Cheryl is the latest in a long, long string of famous women to learn that tabloid headlines only care about one thing: her relationship status.
This week was an incredible one for Cheryl: on Tuesday (20 Feb), she finally fulfilled her dream of opening a new £2 million centre for disadvantaged young people in her home town of Newcastle.
You’d be forgiven for thinking that members of the press would want to learn more about the former Girls Aloud singer’s charitable endeavours – when she decided to make this centre her priority, for example, or what it was that inspired her to make this her mission.
Unfortunately, though, all they wanted to talk about was the state of her relationship with One Direction’s Liam Payne.
Over the weekend, several media outlets claimed that Cheryl and Payne – who are parents to 11-month-old son Bear – were on the verge of splitting up. And, yes, these reports were all entirely based on the word of an unverified and unnamed source.
Cue a number of journalists stepping forward to ask Cheryl about these same rumours. Thankfully, though, the TV presenter knew exactly how to shut them down and return the focus to Cheryl’s Trust.
“[The split narrative] doesn’t bother me at all because my focus is solely on this,” she told BBC Breakfast.
“I’ve waited for seven years to finally be here and none of that matters. This is the most important part for me.”
“It feels absolutely amazing to actually finally be here,” Cheryl continued. “This has been ongoing for many years.”
Discussing the work of the charity centre, she said it would “help thousands and thousands of youth change their lives”.
“I want to start in the heart of Newcastle because that’s my hometown and where I grew up and where I struggled as a teenager,” she explained.
“If I hadn’t been fortunate enough to get out I don’t know where my life would be right now.
Cheryl added: “I want to say anybody, if you’re feeling… vulnerable, sad, lost, the door’s here. You’re more than welcome. We’ll welcome you with open arms… that’s what we’re here for.”
I want to say thank you to everyone who has helped and supported me along the way to finally get to the opening of the centre. And thank you so much to everyone who came out to support me today ☺️ it means the world to me. I love seeing all of your faces ❤️ love you loads!— Cheryl (@CherylOfficial) February 20, 2018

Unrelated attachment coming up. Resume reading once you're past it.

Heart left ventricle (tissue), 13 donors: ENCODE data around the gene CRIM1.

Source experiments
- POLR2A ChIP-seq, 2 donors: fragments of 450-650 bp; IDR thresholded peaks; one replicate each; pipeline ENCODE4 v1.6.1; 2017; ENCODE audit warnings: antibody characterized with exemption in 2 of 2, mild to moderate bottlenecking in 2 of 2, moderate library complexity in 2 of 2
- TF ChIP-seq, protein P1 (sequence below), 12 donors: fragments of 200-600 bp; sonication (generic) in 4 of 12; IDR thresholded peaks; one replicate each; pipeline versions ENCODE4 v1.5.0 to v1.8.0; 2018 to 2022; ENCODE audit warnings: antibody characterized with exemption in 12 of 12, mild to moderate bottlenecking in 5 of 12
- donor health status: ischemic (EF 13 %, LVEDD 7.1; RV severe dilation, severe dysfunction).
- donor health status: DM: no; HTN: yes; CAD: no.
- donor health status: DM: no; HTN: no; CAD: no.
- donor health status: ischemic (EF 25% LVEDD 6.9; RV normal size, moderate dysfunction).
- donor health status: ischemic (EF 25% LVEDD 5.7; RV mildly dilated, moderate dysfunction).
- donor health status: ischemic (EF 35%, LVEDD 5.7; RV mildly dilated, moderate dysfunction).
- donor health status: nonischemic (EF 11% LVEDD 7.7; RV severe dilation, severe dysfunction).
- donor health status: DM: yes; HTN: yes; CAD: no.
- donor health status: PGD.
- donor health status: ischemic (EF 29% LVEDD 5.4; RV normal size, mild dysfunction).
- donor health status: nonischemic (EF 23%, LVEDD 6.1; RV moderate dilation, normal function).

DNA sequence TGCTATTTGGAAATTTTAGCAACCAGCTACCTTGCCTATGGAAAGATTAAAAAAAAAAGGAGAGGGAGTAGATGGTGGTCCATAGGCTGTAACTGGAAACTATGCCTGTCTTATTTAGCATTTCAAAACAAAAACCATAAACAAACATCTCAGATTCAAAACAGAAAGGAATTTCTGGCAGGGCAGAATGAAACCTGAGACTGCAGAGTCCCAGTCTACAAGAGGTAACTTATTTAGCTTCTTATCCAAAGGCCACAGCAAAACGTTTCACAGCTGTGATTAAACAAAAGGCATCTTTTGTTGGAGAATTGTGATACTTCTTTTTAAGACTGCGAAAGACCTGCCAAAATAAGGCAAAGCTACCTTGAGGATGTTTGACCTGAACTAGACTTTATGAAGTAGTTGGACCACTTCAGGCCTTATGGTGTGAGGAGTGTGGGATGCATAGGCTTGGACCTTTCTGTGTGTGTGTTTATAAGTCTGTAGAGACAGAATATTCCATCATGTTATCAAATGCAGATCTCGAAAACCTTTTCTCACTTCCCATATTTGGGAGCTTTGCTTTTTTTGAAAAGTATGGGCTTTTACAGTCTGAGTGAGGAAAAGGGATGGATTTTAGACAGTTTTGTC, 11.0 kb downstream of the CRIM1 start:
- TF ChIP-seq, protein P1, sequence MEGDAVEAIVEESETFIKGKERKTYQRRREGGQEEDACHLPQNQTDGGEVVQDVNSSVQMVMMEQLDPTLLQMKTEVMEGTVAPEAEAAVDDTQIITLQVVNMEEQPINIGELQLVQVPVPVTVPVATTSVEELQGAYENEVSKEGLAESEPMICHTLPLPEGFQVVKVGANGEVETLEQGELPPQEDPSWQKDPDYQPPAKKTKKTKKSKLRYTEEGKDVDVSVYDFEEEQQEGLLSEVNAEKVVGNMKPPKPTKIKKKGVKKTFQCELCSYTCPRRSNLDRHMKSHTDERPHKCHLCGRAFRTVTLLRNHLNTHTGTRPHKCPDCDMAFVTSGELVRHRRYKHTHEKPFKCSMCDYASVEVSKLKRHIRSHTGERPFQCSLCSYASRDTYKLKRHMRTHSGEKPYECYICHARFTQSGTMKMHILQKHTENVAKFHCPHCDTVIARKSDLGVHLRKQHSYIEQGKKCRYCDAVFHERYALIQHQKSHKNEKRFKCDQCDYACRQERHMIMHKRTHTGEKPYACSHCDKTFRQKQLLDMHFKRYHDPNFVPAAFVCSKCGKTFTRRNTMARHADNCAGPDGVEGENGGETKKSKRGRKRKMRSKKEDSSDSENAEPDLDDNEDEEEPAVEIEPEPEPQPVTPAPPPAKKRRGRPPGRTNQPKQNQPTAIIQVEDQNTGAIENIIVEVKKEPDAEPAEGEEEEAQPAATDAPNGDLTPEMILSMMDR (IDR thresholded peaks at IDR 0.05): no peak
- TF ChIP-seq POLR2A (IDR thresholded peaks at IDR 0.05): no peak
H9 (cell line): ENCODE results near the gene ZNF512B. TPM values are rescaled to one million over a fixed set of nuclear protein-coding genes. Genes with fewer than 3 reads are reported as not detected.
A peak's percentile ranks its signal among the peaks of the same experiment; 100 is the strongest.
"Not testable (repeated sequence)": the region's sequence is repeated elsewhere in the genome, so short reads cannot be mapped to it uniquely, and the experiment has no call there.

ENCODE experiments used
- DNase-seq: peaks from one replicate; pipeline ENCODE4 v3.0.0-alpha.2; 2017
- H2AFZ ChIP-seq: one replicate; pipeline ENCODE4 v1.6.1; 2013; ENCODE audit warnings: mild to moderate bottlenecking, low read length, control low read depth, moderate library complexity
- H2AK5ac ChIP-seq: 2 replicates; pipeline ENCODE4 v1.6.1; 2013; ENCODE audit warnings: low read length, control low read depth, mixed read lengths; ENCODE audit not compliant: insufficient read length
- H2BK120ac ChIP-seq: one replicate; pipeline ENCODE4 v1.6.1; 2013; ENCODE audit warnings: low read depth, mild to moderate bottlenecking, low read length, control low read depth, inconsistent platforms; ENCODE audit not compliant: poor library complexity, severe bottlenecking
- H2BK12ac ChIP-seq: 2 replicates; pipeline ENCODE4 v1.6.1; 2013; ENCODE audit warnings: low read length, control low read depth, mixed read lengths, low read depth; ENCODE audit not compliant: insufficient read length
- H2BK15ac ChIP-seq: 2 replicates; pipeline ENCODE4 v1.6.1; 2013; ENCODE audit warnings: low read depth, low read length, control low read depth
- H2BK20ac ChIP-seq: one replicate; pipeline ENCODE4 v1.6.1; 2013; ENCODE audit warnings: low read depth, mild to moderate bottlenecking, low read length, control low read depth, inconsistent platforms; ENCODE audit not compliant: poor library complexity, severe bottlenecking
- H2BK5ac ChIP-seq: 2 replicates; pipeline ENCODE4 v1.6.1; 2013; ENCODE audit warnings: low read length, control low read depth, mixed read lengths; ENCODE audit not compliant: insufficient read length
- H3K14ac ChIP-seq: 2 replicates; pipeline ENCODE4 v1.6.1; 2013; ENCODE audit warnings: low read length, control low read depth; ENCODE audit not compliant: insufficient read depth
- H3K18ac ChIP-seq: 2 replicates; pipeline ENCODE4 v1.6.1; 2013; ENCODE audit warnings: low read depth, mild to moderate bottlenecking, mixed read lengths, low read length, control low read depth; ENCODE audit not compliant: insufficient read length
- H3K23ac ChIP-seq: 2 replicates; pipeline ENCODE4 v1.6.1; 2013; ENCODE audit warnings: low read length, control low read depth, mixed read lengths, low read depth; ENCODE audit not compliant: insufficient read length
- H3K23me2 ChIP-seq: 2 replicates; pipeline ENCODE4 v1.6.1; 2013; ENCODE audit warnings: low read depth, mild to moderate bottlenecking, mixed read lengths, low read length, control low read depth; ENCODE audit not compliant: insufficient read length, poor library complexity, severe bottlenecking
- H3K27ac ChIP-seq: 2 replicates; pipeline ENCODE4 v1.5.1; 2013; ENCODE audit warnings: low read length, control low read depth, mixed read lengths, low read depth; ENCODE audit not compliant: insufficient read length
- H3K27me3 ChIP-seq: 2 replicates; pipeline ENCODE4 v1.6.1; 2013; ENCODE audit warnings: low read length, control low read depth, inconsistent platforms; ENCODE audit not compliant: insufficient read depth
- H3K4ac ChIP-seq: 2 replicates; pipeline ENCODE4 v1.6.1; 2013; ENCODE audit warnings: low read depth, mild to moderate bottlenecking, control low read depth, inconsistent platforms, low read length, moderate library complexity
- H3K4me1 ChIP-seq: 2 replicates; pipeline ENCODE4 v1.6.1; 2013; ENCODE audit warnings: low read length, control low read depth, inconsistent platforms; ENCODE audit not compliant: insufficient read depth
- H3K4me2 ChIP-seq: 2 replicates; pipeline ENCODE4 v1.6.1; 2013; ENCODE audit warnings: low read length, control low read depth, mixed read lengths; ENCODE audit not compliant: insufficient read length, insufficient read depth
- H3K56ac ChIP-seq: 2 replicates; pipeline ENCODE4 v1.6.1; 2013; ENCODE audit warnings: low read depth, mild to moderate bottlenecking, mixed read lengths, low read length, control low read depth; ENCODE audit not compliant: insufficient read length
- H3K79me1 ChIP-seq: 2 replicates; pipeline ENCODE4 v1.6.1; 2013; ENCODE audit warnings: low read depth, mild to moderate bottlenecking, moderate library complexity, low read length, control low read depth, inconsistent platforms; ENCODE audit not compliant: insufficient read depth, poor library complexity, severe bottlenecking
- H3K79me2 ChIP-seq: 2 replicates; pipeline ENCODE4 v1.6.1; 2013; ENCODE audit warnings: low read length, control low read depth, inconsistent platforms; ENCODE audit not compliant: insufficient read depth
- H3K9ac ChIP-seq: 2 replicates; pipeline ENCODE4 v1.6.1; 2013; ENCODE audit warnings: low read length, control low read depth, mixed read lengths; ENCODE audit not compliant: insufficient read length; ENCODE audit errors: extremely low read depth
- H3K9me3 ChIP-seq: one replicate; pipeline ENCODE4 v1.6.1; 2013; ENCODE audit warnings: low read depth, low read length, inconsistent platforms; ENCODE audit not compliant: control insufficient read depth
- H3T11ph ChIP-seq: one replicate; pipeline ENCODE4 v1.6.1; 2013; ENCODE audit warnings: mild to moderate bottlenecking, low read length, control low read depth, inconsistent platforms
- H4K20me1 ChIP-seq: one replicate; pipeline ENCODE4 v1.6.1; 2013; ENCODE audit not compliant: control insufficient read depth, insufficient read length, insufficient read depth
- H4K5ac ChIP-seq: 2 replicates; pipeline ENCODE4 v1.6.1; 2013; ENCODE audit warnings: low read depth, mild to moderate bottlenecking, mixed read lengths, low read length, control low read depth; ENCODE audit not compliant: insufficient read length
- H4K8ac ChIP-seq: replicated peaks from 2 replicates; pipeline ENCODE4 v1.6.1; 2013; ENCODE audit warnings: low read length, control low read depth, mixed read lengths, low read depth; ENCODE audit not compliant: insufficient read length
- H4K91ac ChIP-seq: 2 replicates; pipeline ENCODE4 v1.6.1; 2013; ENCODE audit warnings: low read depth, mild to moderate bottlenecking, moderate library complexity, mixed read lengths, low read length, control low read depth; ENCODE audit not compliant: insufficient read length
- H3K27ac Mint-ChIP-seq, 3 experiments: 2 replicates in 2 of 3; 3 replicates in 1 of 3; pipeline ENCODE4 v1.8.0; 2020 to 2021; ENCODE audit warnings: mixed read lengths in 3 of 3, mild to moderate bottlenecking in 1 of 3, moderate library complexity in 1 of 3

The Prince’s Trust Cheryl’s Trust Centre is a collaboration between the Prince’s Trust and Cheryl’s Trust, which aims to build on the work which the Prince’s Trust does in Newcastle, boost employment opportunities for young people and support school pupils who are at risk of being excluded.
It also pledges to “totally transform the lives of thousands of young people across the North East every year, giving them the confidence, skills and support they need to build successful, happy lives”.
All in all, it sounds an incredibly worthy endeavour – and far more important than Cheryl’s romantic status. But, then again, our society has proven time and time again that women are put on this planet to be judged on the basis of their personal lives (see the recent Twitter storm about Jennifer Aniston if you don’t believe us).
The questions are always the same: how great a guy did she manage to ‘ensnare’ into marrying her? How good is she as a baby machine? Is her relationship still intact? Is she on track to be married by 30 – or 35 at the very latest? Do her kids do well at school? Does she run an efficient household? And so on and on and on, forever, until the end of time.
Yes, a quote from Cheryl about Payne will probably sell more magazines – but they peddle a tired old narrative, one which is incredibly damaging to our society.
So what can we do about it?
Well, as Aniston stated in her now infamous open letter to the HuffPost: “Tabloid practices, however dangerous, will not change, at least not any time soon. What can change is our awareness and reaction to the toxic messages buried within these seemingly harmless stories served up as truth and shaping our ideas of who we are.
“We get to decide how much we buy into what’s being served up, and maybe someday the tabloids will be forced to see the world through a different, more humanised lens because consumers have just stopped buying the bulls**t.”
Images: Rex Features